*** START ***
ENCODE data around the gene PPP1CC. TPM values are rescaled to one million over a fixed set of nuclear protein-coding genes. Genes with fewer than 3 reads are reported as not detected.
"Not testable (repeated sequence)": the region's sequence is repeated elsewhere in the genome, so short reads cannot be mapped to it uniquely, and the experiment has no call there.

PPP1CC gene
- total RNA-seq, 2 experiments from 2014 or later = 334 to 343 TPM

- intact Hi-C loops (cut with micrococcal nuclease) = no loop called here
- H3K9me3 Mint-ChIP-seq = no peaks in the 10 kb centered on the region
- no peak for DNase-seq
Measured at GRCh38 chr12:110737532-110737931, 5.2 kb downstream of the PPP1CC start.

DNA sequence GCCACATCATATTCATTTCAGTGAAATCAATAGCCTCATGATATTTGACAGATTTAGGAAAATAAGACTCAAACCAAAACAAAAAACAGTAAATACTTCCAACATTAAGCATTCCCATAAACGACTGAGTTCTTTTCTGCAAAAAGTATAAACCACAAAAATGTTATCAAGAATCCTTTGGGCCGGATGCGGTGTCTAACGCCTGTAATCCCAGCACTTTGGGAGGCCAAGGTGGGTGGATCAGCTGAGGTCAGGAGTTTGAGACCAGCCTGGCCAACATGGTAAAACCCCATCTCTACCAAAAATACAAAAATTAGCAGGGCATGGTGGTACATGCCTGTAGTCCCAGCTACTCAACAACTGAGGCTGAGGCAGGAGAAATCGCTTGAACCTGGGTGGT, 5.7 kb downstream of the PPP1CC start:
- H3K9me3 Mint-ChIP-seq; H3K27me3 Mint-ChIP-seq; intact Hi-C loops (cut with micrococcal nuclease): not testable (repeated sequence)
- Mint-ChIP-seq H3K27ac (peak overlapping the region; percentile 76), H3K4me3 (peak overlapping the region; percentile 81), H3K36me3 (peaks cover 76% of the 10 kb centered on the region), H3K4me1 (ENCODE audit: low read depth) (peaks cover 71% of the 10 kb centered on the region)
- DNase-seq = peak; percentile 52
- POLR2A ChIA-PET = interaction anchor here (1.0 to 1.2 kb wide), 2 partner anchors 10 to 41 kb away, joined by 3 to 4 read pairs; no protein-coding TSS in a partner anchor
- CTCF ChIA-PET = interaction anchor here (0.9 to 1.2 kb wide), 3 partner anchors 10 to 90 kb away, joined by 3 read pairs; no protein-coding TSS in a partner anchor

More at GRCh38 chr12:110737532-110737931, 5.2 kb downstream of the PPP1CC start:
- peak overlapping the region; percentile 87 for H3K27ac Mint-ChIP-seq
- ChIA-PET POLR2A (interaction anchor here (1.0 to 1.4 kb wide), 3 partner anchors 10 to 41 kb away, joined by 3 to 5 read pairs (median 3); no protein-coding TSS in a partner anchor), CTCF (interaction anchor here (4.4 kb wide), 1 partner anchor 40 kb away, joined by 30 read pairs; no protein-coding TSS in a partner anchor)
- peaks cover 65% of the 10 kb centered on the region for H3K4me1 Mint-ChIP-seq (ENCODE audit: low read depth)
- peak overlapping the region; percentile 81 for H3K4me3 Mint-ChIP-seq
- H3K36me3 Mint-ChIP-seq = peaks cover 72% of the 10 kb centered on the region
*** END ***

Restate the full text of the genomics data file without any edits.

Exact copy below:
ENCODE data around the gene PPP1CC. TPM values are rescaled to one million over a fixed set of nuclear protein-coding genes. Genes with fewer than 3 reads are reported as not detected.
"Not testable (repeated sequence)": the region's sequence is repeated elsewhere in the genome, so short reads cannot be mapped to it uniquely, and the experiment has no call there.

PPP1CC gene
- total RNA-seq, 2 experiments from 2014 or later = 334 to 343 TPM

- intact Hi-C loops (cut with micrococcal nuclease) = no loop called here
- H3K9me3 Mint-ChIP-seq = no peaks in the 10 kb centered on the region
- no peak for DNase-seq
Measured at GRCh38 chr12:110737532-110737931, 5.2 kb downstream of the PPP1CC start.

DNA sequence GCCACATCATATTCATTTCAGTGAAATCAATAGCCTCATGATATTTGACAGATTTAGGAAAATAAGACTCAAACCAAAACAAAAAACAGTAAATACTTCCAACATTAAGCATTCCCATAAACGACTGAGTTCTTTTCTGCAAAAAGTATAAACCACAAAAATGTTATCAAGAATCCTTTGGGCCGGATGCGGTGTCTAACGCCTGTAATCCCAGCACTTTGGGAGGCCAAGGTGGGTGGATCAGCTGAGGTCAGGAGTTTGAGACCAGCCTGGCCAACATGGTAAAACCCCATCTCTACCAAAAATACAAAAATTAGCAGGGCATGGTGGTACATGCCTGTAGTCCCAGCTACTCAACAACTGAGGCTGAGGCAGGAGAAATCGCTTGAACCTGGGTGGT, 5.7 kb downstream of the PPP1CC start:
- H3K9me3 Mint-ChIP-seq; H3K27me3 Mint-ChIP-seq; intact Hi-C loops (cut with micrococcal nuclease): not testable (repeated sequence)
- Mint-ChIP-seq H3K27ac (peak overlapping the region; percentile 76), H3K4me3 (peak overlapping the region; percentile 81), H3K36me3 (peaks cover 76% of the 10 kb centered on the region), H3K4me1 (ENCODE audit: low read depth) (peaks cover 71% of the 10 kb centered on the region)
- DNase-seq = peak; percentile 52
- POLR2A ChIA-PET = interaction anchor here (1.0 to 1.2 kb wide), 2 partner anchors 10 to 41 kb away, joined by 3 to 4 read pairs; no protein-coding TSS in a partner anchor
- CTCF ChIA-PET = interaction anchor here (0.9 to 1.2 kb wide), 3 partner anchors 10 to 90 kb away, joined by 3 read pairs; no protein-coding TSS in a partner anchor

More at GRCh38 chr12:110737532-110737931, 5.2 kb downstream of the PPP1CC start:
- peak overlapping the region; percentile 87 for H3K27ac Mint-ChIP-seq
- ChIA-PET POLR2A (interaction anchor here (1.0 to 1.4 kb wide), 3 partner anchors 10 to 41 kb away, joined by 3 to 5 read pairs (median 3); no protein-coding TSS in a partner anchor), CTCF (interaction anchor here (4.4 kb wide), 1 partner anchor 40 kb away, joined by 30 read pairs; no protein-coding TSS in a partner anchor)
- peaks cover 65% of the 10 kb centered on the region for H3K4me1 Mint-ChIP-seq (ENCODE audit: low read depth)
- peak overlapping the region; percentile 81 for H3K4me3 Mint-ChIP-seq
- H3K36me3 Mint-ChIP-seq = peaks cover 72% of the 10 kb centered on the region